One last balance seems to be between v 7 and v 12. In v 7 Paul seems to argue that man was made in the image of God but woman was not. Instead, she was made in the image of man. The phrase “image and glory” is what is technically referred to as a hendiadys (lit., “one through two”) and means simply that Paul uses two words to refer to one thing. So, when he says that man was created in the “image and glory of God” and that woman was created in the “glory of man,” he means the same thing in both instances (Paul uses only one word, “glory,” in the second phrase to represent the entire phrase “image and glory”). However, the idea that woman was made in the image of man (not untrue in itself, but misrepresentative of the fact that both man and woman were made in the image of God–see Ge 1:27) is balanced in v 12: “But everything comes from God.” If v 9 makes the point that woman has her source in man, v 12 places it in proper perspective by pointing out that “everything” (i.e., both man and woman) has it’s source in God.

So, why does Paul make statements in vv 7-10 that he later must balance in vv 11-12? Before answering this question it will be necessary to reconstruct the occasion of Paul’s response in this section of his letter. The best starting point is in v 16. There Paul gives us a clue as to what is going on. He says, “If anyone wants to be contentious about this, we have no other practice–nor do the churches of God.” It seems relatively clear from Paul’s words that someone (or, perhaps more likely, some group) was insisting that the church take a specific position on women’s head coverings. Most standard translations (including the NASB and the NIV) render Paul as saying, “we have no other practice.” This would indicate that the “contentious” group was insisting that women should not wear head coverings. Paul then would be correcting this group by appealing to a universal church custom of head coverings for women. What is so surprising (and what is the very thing that caused me to rethink this passage) is that the Greek word translated “other” in v 16 (toioutos) never means “other” anywhere else; and, in fact, means only “such” (“we have no such custom”). Needless to say, this drastically changes the meaning of Paul’s words. If Paul is saying “we have no such custom of women wearing head coverings,” then obviously the “contentious” group was insisting that women should wear head coverings.

Moreover, when viewed this way, it becomes increasingly clear why Paul would make several points before v 11 only to counter them after v 11. It also explains why at the beginning of this passage Paul praises the Corinthians for not giving in to the pressure of the contentious group but, instead, for “holding to the teachings just as I passed them on to you” (v 2).

Based upon this information we may assume the following to be true of the Corinthian situation. The “contentious” group had been trying to get the rest of the Corinthians to adopt a custom of women covering their heads with some kind of garment when praying or prophesying. The Corinthians, uncertain as to what to do in this situation, include a section about this teaching in a general letter which they wrote to Paul (see 7:1 for evidence of this letter). In the letter they may have said something to this effect: “There are some Christians who have come to us and told us that we are supposed to have our women wear head garments during the meeting. We don’t recall you saying anything about this. So far we have not changed the way we have been doing things, but we would like to get your thoughts on this teaching.” To which Paul replies, “I praise you for remembering me in everything and for holding to the teachings just as I passed them on to you.” In other words, “I praise you for not changing the way I taught you to do things, especially in light of the fact that you were under pressure by this group to modify your meetings.”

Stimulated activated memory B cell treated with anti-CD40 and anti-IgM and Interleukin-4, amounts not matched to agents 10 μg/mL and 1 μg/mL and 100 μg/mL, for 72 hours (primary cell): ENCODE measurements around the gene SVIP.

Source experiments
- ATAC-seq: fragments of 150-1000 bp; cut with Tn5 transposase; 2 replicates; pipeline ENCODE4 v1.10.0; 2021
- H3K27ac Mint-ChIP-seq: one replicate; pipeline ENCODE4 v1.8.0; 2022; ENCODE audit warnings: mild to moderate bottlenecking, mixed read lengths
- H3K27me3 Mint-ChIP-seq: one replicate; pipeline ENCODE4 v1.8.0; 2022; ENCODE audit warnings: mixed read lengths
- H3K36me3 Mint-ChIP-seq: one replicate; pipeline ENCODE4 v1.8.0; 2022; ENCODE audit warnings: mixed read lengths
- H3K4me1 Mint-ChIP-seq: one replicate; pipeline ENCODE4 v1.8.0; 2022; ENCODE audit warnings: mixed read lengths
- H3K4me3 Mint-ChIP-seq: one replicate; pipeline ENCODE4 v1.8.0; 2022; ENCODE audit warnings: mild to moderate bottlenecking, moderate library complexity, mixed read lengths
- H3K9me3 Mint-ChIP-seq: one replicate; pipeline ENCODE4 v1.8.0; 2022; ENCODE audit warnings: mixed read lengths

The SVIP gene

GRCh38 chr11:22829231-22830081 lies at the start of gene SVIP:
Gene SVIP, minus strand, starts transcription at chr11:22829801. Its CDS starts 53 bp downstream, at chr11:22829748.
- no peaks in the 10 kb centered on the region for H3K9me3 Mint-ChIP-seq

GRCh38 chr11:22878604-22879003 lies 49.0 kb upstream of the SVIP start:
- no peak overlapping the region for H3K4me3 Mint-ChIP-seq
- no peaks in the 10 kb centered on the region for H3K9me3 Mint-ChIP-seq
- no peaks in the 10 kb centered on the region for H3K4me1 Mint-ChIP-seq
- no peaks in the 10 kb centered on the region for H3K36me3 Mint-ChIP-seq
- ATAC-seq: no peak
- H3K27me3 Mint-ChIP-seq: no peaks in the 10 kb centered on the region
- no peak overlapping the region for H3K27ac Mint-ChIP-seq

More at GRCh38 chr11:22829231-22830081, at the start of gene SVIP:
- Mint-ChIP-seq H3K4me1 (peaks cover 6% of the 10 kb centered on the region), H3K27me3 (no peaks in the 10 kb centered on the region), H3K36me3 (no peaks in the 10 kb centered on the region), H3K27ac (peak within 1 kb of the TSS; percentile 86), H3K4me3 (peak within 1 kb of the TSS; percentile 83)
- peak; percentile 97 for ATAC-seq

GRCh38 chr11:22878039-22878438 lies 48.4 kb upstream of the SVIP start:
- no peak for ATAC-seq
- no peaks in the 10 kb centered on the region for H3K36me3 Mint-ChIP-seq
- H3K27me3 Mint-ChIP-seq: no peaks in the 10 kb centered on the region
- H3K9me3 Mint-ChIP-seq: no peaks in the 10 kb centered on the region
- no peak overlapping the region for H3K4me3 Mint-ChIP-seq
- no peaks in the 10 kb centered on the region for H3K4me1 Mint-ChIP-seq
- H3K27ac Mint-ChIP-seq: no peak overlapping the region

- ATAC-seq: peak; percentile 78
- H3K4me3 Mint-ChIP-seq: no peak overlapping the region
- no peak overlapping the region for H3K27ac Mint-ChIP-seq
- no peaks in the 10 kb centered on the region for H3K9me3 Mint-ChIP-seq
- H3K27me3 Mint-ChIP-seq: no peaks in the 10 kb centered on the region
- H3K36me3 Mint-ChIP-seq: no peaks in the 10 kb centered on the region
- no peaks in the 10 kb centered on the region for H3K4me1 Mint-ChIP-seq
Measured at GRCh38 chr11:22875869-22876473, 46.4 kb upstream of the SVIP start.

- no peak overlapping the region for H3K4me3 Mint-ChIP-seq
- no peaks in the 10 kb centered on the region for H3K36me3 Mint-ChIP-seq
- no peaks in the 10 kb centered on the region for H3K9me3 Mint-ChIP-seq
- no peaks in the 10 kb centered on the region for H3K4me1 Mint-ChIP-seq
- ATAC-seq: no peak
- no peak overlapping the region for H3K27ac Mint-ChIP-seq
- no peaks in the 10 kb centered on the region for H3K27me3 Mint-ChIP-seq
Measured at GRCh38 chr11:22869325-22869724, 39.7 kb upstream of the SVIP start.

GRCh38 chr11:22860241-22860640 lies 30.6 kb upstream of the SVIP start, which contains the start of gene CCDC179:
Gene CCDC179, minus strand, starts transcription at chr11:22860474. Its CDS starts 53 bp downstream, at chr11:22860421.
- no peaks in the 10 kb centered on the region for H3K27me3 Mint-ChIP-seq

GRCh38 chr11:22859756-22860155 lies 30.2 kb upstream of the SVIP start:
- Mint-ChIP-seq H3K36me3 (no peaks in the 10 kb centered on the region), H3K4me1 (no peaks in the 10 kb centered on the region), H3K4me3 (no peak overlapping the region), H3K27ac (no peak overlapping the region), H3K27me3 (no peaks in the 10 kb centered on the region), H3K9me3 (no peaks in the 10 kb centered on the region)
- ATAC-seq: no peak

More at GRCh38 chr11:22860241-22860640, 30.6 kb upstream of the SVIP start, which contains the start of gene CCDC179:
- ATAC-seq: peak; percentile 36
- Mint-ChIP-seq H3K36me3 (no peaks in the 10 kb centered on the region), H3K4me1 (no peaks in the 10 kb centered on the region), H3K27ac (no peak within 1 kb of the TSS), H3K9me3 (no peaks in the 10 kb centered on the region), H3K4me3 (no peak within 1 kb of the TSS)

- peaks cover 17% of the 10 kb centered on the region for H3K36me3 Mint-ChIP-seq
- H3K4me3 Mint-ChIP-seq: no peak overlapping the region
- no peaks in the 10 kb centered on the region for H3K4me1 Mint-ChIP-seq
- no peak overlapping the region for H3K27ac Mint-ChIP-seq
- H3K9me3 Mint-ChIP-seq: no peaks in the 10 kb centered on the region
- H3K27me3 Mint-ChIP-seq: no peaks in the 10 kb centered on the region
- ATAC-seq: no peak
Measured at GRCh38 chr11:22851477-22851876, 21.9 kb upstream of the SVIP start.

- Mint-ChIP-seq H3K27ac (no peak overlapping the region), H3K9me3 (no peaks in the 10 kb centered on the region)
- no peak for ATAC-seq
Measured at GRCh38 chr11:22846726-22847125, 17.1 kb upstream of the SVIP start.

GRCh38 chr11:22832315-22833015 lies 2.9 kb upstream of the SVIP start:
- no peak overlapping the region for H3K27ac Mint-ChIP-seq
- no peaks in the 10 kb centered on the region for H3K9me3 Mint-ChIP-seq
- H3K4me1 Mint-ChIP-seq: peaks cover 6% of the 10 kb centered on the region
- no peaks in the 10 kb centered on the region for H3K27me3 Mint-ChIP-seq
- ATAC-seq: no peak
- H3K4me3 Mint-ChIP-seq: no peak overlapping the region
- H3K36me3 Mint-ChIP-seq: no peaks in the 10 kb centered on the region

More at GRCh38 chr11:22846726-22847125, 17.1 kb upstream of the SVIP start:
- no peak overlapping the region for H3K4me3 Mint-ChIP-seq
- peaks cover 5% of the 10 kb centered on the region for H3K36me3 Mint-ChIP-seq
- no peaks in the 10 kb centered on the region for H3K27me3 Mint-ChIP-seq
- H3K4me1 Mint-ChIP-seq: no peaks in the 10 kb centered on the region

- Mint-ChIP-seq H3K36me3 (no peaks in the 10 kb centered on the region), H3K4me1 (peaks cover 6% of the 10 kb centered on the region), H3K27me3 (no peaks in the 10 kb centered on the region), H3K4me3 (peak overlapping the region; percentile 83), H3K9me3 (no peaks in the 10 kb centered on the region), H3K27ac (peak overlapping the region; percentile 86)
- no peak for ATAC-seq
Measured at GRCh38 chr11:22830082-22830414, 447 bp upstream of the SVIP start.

Paul then begins to outline in vv 3-10 the building blocks upon which those in the “contentious” group have built their teaching that women need to wear garments as head coverings. The important thing to remember here is that Paul does not disagree with the building blocks used by those in the “contentious” group to develop their theology of garments as head coverings. On the contrary, he agrees that a woman does indeed need a head covering when praying or prophesying. Everything that Paul says through v 10 is something that Paul firmly believes. He believes that woman was created in the image of man; he believes that woman is dependent on man and that man was created independent on woman–he believes all of this to be true. But he does not believe it to be the whole truth. Yes, woman was, in a sense, created in the image of man (v 7) (it was from Adam that Eve was created), but ultimately she, too, was created in the image of God (v 12). Yes, woman is dependent upon man for her initial existence (v 9), but so is man dependent upon woman for his further existence (vv 11-12).